If you are writing research papers using Google Docs, or sometimes work on papers using Google's free document editing service, you may be interested in the Research Tool that it provides as it introduces an easy way to research and add information to your document without leaving the Google Docs page you are on.
To load the program click on Tools > Research while you are on the document editing screen. If you prefer keyboard shortcuts, use Ctrl-Alt-I to open it (Mac users use Ctrl-Cmd-I). You will notice that it appears as a small sidebar on the right of your document.
You now have two basic options to use the Research Tool. You can either use the search field directly to find information about the term you enter, or right-click selected phrases on your document and select the research option from the context menu.
Depending on the search term, you are presented with a set of results that look like a minimalistic version of Google's own search results. In the example above, you get Google Maps information, image results and regular search results.
You can add those right away to the document by clicking on insert links that appear when you hover over the results here. Options are available to insert links or citations right into the document, use drag and drop to add text, images or other elements directly into the text, or to open the original source instead in a new tab in the browser.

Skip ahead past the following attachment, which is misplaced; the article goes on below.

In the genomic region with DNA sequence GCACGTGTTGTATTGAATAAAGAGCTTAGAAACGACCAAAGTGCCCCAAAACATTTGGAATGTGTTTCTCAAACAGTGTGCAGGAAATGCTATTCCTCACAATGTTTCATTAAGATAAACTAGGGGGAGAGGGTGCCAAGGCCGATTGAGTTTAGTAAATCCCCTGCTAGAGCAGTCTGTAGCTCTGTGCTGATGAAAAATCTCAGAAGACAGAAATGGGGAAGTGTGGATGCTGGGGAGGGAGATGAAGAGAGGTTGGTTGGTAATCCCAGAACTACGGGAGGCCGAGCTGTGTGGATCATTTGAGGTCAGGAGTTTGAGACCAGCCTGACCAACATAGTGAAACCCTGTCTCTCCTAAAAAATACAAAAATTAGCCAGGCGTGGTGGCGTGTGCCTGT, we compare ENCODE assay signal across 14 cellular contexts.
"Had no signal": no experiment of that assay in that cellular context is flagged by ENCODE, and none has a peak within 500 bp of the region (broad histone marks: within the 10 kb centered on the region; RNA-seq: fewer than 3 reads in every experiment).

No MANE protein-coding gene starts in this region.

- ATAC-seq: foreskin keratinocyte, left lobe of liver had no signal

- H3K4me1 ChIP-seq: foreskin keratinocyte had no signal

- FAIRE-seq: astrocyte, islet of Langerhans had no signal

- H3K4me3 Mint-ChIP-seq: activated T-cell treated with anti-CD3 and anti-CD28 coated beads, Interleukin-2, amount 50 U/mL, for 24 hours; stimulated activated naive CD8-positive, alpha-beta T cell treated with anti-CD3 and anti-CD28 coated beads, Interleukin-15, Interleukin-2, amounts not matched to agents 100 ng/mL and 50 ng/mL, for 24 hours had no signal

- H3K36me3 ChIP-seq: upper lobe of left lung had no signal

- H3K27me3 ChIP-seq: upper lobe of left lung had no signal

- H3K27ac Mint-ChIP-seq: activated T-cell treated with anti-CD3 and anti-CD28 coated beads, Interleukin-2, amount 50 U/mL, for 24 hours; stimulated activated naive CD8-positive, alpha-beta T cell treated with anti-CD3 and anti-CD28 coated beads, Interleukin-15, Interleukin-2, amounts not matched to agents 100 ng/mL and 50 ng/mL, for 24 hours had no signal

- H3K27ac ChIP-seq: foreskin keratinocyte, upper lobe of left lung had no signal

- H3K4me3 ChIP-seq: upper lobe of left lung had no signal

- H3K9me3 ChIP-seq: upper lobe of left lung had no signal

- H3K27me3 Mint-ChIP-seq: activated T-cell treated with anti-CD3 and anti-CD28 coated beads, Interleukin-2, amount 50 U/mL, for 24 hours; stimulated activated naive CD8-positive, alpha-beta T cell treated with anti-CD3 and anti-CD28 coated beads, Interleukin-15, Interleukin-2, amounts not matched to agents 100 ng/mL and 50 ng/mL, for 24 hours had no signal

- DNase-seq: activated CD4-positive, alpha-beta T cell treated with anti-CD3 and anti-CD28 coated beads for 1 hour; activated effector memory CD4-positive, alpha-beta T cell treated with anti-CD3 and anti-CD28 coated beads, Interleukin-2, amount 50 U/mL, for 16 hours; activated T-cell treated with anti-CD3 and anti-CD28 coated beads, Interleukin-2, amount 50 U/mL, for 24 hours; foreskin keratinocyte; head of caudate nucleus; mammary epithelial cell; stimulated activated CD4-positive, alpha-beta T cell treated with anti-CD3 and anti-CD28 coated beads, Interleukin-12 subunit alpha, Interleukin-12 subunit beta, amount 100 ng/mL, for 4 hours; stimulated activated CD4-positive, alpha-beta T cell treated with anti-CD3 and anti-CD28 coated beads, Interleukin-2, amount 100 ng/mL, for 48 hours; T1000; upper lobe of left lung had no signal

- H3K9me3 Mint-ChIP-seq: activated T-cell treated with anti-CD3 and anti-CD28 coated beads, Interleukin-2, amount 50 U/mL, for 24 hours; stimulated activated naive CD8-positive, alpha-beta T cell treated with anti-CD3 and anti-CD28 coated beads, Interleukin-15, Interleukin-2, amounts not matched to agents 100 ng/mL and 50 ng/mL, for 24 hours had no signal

Search filters are available with a click on the down area next to the search term on the Research sidebar. Here you can switch to searches that only include images, quotes, scholarly documents or personal documents. Scholar can be particularly interesting as it lists a number of books and publications that include the term. Note that this not only matches the title but also authors, so that you may need to refine your search terms. The term Israel for instance finds authors with that name and publication titles that include it. The results appear to be limited to ten as well which makes it even more important to refine search terms. When you hover your mouse over a result you get the option to open it as a pdf document if available as such, or on Google's Scholar website where additional information are provided.
The personal option looks only through documents stored on the user's Google Drive account. This may be the most useful option if you have uploaded research papers and other documents to Google Drive as part of your research.
The tool supports the three different citation formats MLA, APA and Chicago which you can switch between in the settings. Here you can furthermore filter image results by license so that only free to use images are shown in the results.
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